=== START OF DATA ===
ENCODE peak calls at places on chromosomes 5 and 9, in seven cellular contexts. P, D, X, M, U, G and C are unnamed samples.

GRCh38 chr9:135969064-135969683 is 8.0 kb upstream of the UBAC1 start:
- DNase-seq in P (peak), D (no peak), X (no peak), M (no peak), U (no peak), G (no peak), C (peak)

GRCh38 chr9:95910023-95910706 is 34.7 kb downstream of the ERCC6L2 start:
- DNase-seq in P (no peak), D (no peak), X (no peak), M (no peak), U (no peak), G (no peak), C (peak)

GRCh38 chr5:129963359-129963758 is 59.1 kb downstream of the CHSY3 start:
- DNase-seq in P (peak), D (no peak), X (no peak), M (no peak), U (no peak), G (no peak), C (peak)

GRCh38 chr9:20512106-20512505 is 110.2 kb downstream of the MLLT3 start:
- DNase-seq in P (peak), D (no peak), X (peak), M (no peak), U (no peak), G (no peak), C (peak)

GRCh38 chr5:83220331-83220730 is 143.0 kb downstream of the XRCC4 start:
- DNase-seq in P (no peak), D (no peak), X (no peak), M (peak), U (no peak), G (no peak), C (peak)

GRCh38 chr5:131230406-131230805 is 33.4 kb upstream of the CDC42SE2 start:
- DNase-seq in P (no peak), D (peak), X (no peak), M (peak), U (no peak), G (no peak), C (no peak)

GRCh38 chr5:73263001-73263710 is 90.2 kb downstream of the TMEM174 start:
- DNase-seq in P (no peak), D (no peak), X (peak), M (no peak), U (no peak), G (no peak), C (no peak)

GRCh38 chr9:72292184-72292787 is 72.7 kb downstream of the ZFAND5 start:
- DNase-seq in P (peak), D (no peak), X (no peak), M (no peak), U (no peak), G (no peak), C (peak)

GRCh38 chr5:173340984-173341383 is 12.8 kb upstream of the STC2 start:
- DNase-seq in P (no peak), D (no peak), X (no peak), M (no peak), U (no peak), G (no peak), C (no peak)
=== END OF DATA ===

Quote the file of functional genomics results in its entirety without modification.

ENCODE peak calls at places on chromosomes 5 and 9, in seven cellular contexts. P, D, X, M, U, G and C are unnamed samples.

GRCh38 chr9:135969064-135969683 is 8.0 kb upstream of the UBAC1 start:
- DNase-seq in P (peak), D (no peak), X (no peak), M (no peak), U (no peak), G (no peak), C (peak)

GRCh38 chr9:95910023-95910706 is 34.7 kb downstream of the ERCC6L2 start:
- DNase-seq in P (no peak), D (no peak), X (no peak), M (no peak), U (no peak), G (no peak), C (peak)

GRCh38 chr5:129963359-129963758 is 59.1 kb downstream of the CHSY3 start:
- DNase-seq in P (peak), D (no peak), X (no peak), M (no peak), U (no peak), G (no peak), C (peak)

GRCh38 chr9:20512106-20512505 is 110.2 kb downstream of the MLLT3 start:
- DNase-seq in P (peak), D (no peak), X (peak), M (no peak), U (no peak), G (no peak), C (peak)

GRCh38 chr5:83220331-83220730 is 143.0 kb downstream of the XRCC4 start:
- DNase-seq in P (no peak), D (no peak), X (no peak), M (peak), U (no peak), G (no peak), C (peak)

GRCh38 chr5:131230406-131230805 is 33.4 kb upstream of the CDC42SE2 start:
- DNase-seq in P (no peak), D (peak), X (no peak), M (peak), U (no peak), G (no peak), C (no peak)

GRCh38 chr5:73263001-73263710 is 90.2 kb downstream of the TMEM174 start:
- DNase-seq in P (no peak), D (no peak), X (peak), M (no peak), U (no peak), G (no peak), C (no peak)

GRCh38 chr9:72292184-72292787 is 72.7 kb downstream of the ZFAND5 start:
- DNase-seq in P (peak), D (no peak), X (no peak), M (no peak), U (no peak), G (no peak), C (peak)

GRCh38 chr5:173340984-173341383 is 12.8 kb upstream of the STC2 start:
- DNase-seq in P (no peak), D (no peak), X (no peak), M (no peak), U (no peak), G (no peak), C (no peak)